Holiday Greetings to all our friends:
At this time of year I usually post a note thanking our supporters for another successful touring season and their continued loyalty, Likewise, I customarily express my appreciation to everyone in “Wolf World” for their fine efforts, professionalism and dedication during the past year. Though I certainly wish to do the above once again, I am distracted at the moment because I’m trying to come to terms with a loss that has left a hole in my life, the departure of my oldest friend, Morgan Cavett. Those who met Morgan at past Wolf Fests, where he screened his “work in progress” video about The Wolf, or who read about him in the “Magic Carpet Ride” bio book, know that he and I have been the best of friends for 40 years and how great a role he played in my life. A couple of days ago he finally lost his battle with Cancer. I try to console myself, knowing he died peacefully in his sleep and that he seemed prepared for his last journey, the last time we talked. Jutta and I will celebrate his life and honor his memory of course, but still, we will miss one of the best friends our family ever had. Those who wish to learn more about Morgan, the kind of man he was and the remarkable life he lived, can do so by reading the article below. It happens to express my recollections and sentiments as well.
The Holiday Season is a time that is supposed to be full of cheer and celebration and so with that in mind I will close for now. I wish you all the very best of times with family and friends in the coming days. May we all have a better, more peaceful and safe 2005.
Morgan Cavett, 1944 - 2004
Morgan Cavett, a fifteen year resident of Pinon Hills, died of cancer, peacefully in his sleep, on Thursday, December 9, 2004. He was a music and film producer, a newspaper writer for the Mountaineer Progress and funny man who made people laugh. He was 60 years old. Morgan was born into the Hollywood home of Frank and Mary Cavett. Morgan's father Frank won screenwriting Oscars for "Going My Way" and "The Greatest Show on Earth." Morgan's mother, Mary Oakes Cavett was a famous Vogue fashion model. Morgan grew up hanging around famous personalities such as Ava Gardner, Artie Shaw and Dorothy Parker.
In the early 1960s, Morgan made inroads into the music business by managing the New Balladeer coffeehouse. Here he met John Kay of Steppenwolf and other singers, songwriters and musicians who become lifetime friends and professional colleagues. He went on to produce records with Johnny Mercer and became a successful producer in his own right discovering the 1970s duo sensation The Captain and Tennille. From 1977-1988 Morgan and his partner, Bruce Langhorne, owned Blue Dolphin Recording Studios where they wrote the soundtracks for "Melvin and Howard," "Swing Shift" and other feature films.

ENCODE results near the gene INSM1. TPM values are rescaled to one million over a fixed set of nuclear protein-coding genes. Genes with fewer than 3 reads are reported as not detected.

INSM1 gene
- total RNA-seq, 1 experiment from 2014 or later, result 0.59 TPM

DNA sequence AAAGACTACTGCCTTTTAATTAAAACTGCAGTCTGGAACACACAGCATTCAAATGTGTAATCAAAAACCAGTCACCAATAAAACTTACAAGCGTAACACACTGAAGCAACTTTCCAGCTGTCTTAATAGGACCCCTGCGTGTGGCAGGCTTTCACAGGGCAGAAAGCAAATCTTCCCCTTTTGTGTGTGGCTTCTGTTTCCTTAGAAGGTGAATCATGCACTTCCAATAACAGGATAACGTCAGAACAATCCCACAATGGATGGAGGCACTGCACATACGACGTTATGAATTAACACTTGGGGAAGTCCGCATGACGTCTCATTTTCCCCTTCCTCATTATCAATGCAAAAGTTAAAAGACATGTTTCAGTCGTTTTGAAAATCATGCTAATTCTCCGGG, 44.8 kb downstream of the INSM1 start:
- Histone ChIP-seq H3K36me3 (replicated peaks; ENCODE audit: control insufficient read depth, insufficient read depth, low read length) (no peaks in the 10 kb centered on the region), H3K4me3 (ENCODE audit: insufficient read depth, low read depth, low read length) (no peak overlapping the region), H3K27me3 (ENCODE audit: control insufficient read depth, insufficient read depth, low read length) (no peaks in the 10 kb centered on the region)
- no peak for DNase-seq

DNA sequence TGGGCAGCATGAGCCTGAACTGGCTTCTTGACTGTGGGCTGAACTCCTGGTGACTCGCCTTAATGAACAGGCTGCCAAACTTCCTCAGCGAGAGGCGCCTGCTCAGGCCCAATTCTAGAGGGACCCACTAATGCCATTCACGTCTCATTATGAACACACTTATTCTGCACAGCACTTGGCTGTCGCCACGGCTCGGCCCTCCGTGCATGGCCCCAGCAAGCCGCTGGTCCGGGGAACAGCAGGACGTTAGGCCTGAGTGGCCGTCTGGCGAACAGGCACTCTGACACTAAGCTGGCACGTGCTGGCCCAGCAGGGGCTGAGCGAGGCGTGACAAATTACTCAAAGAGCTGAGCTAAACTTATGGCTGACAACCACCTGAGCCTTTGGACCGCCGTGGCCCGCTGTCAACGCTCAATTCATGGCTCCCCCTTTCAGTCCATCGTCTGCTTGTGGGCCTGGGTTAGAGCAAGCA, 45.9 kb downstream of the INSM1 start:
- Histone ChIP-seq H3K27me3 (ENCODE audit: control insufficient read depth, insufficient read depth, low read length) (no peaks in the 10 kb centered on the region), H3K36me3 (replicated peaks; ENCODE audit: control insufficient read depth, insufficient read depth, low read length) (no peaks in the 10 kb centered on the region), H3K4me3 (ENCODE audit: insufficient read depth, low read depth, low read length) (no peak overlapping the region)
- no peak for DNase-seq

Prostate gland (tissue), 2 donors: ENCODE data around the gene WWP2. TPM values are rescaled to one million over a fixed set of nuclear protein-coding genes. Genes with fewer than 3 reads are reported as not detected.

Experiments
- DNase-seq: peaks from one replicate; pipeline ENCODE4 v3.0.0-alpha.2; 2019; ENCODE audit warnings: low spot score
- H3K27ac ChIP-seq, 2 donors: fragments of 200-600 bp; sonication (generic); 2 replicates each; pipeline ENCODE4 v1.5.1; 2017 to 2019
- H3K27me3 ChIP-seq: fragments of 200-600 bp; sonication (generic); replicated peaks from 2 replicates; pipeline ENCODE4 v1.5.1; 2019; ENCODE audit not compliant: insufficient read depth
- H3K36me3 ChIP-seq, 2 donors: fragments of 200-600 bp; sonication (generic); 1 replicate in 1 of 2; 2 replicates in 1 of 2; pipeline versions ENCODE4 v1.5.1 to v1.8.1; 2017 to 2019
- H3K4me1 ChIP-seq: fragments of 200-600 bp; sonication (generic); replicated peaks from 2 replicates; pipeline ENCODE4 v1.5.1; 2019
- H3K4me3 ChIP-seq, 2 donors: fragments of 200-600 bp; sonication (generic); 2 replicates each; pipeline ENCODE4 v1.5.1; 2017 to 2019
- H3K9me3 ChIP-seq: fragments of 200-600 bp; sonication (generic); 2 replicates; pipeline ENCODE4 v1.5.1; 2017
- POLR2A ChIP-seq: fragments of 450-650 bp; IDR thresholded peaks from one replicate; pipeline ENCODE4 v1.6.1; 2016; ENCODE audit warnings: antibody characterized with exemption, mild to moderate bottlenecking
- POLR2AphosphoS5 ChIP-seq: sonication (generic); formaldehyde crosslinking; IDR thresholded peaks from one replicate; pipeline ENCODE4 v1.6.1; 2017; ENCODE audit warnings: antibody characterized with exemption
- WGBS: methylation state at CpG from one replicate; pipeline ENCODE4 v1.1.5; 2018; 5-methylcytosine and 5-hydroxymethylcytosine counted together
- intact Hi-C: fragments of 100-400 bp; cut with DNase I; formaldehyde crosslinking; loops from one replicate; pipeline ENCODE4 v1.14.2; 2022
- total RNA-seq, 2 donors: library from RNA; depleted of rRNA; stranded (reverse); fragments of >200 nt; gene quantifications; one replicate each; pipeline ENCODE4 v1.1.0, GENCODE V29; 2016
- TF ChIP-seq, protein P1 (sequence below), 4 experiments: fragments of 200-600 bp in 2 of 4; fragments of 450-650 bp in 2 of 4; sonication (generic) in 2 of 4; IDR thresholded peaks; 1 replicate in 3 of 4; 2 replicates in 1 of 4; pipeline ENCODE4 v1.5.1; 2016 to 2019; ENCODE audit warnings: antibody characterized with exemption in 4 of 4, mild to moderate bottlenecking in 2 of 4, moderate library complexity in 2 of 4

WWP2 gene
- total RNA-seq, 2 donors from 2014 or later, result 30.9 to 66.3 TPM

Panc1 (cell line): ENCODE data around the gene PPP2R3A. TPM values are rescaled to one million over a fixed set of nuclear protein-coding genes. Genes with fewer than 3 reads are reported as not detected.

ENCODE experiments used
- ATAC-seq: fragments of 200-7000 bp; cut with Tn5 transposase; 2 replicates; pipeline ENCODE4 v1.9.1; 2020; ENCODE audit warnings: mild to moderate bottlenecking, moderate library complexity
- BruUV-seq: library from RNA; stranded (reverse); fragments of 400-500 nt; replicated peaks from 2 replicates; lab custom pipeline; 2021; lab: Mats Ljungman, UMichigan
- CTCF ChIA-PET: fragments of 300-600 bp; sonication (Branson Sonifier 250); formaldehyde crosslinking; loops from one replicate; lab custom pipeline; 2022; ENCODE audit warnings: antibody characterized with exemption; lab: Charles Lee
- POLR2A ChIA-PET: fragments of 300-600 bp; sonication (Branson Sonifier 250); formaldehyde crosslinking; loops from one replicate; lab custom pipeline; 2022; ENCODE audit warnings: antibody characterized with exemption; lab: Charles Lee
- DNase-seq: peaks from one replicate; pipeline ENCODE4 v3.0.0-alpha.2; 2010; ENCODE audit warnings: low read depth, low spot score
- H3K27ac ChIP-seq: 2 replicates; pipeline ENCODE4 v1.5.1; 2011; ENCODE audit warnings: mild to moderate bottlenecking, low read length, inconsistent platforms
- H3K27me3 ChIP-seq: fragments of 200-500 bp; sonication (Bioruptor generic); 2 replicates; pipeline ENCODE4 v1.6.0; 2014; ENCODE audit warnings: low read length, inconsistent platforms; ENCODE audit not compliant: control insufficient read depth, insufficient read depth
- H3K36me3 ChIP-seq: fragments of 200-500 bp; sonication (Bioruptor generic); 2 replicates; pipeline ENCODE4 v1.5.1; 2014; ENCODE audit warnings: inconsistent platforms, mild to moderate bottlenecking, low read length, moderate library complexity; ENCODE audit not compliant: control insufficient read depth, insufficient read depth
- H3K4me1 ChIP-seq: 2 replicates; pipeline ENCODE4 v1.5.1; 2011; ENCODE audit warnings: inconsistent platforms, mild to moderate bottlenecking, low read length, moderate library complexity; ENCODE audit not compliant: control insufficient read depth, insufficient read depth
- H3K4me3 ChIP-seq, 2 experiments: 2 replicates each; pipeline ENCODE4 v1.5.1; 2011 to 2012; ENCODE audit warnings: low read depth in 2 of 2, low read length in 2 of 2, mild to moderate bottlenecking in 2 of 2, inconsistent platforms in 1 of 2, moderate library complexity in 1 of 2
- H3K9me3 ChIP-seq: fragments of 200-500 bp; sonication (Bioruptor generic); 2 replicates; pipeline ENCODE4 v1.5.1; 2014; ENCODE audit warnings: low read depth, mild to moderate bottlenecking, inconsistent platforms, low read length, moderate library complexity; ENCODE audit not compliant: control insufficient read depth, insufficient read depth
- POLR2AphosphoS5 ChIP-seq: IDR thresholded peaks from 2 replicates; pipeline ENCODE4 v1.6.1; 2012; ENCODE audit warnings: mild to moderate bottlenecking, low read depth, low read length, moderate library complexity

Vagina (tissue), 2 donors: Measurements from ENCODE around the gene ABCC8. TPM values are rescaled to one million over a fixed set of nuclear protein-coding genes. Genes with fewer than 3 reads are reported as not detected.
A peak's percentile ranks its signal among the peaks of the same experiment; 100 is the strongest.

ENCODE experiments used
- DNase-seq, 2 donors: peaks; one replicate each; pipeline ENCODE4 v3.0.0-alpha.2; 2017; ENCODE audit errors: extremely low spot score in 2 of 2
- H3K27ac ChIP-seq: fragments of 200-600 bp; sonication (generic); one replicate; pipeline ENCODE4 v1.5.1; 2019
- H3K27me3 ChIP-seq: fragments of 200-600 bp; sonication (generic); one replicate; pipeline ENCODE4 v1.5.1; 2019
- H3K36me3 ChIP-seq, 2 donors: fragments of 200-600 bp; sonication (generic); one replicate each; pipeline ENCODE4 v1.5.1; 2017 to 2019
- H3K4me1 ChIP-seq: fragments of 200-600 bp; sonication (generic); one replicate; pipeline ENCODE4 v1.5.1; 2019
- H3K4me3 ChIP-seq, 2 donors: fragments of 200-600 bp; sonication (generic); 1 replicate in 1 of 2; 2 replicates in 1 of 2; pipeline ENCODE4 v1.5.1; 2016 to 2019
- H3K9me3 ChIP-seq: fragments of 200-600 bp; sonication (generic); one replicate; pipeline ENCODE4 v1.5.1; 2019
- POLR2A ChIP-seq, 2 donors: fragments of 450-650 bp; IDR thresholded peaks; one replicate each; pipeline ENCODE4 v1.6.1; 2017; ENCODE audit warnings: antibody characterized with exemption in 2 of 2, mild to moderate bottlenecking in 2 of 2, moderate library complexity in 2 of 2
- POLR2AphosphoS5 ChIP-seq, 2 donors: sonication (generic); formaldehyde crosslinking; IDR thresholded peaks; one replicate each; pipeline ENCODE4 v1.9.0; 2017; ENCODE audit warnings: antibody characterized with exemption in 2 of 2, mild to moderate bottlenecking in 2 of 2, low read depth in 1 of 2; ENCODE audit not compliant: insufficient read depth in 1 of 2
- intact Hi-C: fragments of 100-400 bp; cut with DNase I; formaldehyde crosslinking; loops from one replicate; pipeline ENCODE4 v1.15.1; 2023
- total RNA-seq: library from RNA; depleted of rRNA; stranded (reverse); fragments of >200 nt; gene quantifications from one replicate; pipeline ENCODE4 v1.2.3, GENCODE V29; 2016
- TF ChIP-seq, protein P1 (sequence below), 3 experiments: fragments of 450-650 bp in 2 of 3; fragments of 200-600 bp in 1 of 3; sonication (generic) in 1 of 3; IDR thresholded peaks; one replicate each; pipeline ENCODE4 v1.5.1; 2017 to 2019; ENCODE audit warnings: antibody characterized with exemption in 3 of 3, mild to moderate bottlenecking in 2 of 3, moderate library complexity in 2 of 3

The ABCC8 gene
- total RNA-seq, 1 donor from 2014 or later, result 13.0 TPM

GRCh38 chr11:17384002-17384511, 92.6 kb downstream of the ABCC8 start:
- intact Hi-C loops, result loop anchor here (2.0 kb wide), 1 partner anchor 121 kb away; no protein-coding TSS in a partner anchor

In 1990 Morgan and his wife Mary settled in Pinon Hills and Morgan became active in the community. He and Yvonne Barton helped spearhead a group of high desert residents who successfully opposed the development of a large strip mine in Llano. In 1993 he began writing a column for the Mountaineer Progress entitled "Around Town" in which he featured Tri-Community residents and he also joined the Mountaineer Progress Staff as a part-time reporter. In 1994 Morgan served as president of the Pinon Hills Chamber of Commerce. He did all this while running a successful video documentary production company specializing in creative artists and historical figures. Morgan is survived by his wife Mary of Pinon Hills and his daughter Christina of Ukiah, California.
Author's note: I met Morgan while I was editor of the Mountaineer Progress in 1972. He was actively opposing the Owl Rock strip mine project and we crossed paths at several community meetings on the subject. Following one particular story I had done and with which Morgan did not agree, he wrote a stinging letter to the editor accusing me of being brain dead. I invited him for a beer and we became instant friends. When I left the Mountaineer in 1994 and moved to Oklahoma, Morgan and I kept in touch via telephone. He was very private with regard to his illness and I only learned of it this past September. He was a wonderful, funny and kind individual who left a warm and happy spot on many people's hearts. I will miss him dearly.